• Merino wool socks

Keeping your feet dry, cushioned and blister-free is so important to enjoy a day out hiking – and this all starts with the right socks. My favourite hiking socks are merino wool from Icebreaker and micro crew by Darn Tough (which were recently rated “the best hiking socks” by The Wirecutter).

  • Waterproof backpack or waterproof cover for backpack

Most backpacks are only water-resistant, which is usually not sufficient for the amount of rain we get. No one wants to eat soggy trail mix, or put on their soaked down jacket when they get cold. Make sure you have a waterproof cover for your backpack or invest in a waterproof daypack like the Sea To Sky Pack.

  • Gaiters

If you’re like me, not so into wearing waterproof pants, gaiters are a great option. They’re awesome for snowshoeing, but also really helpful on wet, muddy trails. They’re like waterproof legwarmers, protecting your feet and shins from the elements. I’m currently loving my Rab gaiters but lots of great companies make them. Linked here are a ton of great ones by companies like Outdoor Research, McKinley, Black Diamond and Hillsound.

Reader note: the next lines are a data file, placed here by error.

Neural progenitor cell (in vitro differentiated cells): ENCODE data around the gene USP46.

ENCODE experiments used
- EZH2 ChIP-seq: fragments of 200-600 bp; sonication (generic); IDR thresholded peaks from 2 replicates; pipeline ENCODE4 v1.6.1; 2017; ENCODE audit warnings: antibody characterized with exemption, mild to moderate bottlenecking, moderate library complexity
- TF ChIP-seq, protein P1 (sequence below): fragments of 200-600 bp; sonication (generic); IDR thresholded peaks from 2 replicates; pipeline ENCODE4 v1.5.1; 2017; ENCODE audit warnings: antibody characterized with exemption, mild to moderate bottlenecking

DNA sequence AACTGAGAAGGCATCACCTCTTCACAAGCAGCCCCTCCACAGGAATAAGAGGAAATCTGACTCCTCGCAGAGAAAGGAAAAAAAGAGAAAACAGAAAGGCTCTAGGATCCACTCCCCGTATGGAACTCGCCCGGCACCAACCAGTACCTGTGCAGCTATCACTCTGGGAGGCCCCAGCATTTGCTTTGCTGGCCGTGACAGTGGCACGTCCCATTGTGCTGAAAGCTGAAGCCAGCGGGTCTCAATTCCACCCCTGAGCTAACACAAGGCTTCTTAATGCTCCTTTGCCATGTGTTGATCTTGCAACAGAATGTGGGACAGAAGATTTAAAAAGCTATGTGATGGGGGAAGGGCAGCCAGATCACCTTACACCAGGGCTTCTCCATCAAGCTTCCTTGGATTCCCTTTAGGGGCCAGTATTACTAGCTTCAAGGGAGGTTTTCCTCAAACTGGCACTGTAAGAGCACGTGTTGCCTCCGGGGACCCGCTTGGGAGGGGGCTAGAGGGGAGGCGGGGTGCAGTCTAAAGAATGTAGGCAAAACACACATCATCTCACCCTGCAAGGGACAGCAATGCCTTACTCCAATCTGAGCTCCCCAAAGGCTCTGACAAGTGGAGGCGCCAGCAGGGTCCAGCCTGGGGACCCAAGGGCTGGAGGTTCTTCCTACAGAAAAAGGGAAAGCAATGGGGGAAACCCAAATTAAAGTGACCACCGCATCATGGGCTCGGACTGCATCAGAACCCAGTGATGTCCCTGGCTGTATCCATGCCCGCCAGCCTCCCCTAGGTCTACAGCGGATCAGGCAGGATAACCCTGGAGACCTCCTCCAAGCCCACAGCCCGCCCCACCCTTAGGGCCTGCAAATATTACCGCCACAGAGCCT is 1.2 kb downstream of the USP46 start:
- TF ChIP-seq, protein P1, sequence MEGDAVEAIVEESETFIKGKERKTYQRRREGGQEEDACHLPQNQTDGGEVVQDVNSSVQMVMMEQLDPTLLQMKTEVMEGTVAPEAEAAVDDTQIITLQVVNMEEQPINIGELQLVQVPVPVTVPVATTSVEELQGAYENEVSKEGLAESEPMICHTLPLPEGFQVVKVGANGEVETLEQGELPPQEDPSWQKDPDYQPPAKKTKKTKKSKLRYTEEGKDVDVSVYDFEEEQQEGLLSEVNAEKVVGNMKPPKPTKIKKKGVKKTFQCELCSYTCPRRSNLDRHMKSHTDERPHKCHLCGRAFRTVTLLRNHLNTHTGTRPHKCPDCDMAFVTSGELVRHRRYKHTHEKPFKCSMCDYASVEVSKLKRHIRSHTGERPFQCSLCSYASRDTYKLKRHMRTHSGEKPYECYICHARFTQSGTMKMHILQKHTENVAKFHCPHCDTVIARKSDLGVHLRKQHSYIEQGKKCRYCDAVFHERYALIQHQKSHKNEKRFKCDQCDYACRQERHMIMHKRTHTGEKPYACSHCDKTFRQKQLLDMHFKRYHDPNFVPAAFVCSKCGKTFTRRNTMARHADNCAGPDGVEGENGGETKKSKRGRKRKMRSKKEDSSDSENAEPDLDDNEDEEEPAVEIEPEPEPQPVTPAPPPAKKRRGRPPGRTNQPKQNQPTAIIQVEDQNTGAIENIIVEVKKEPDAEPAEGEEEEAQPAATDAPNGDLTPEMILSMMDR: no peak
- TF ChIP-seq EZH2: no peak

• Waterproof headlamp

Many people don’t know that a lot of headlamps aren’t waterproof. If you’re doing a lot of night hiking it’s especially important to use a waterproof headlamp so the water doesn’t seep in, corroding the batteries and leaving you lost in the darkness. One of the best waterproof headlamps is the Fenix Flashlights HL60R currently selling for $98.99 on Amazon.ca. This baby has a whopping 950 lumen output from one rechargeable battery as well as a Limited Lifetime Guarantee. Check out this article by REI for some advice on how to choose the right headlamp.

  • Waterproof gloves

When it’s wet out, we tend to get a lot colder than normal and our extremities are the first to feel it. Protect those fingers by bringing a pair waterproof gloves. Even if you don’t end up wearing them, they’re small and light to easily carry in your backpack.

No matter where you venture out, be sure to always carry The 10 Essentials with you.

Looking for people to hike with? Join our Facebook group “Group Hikes Near Vancouver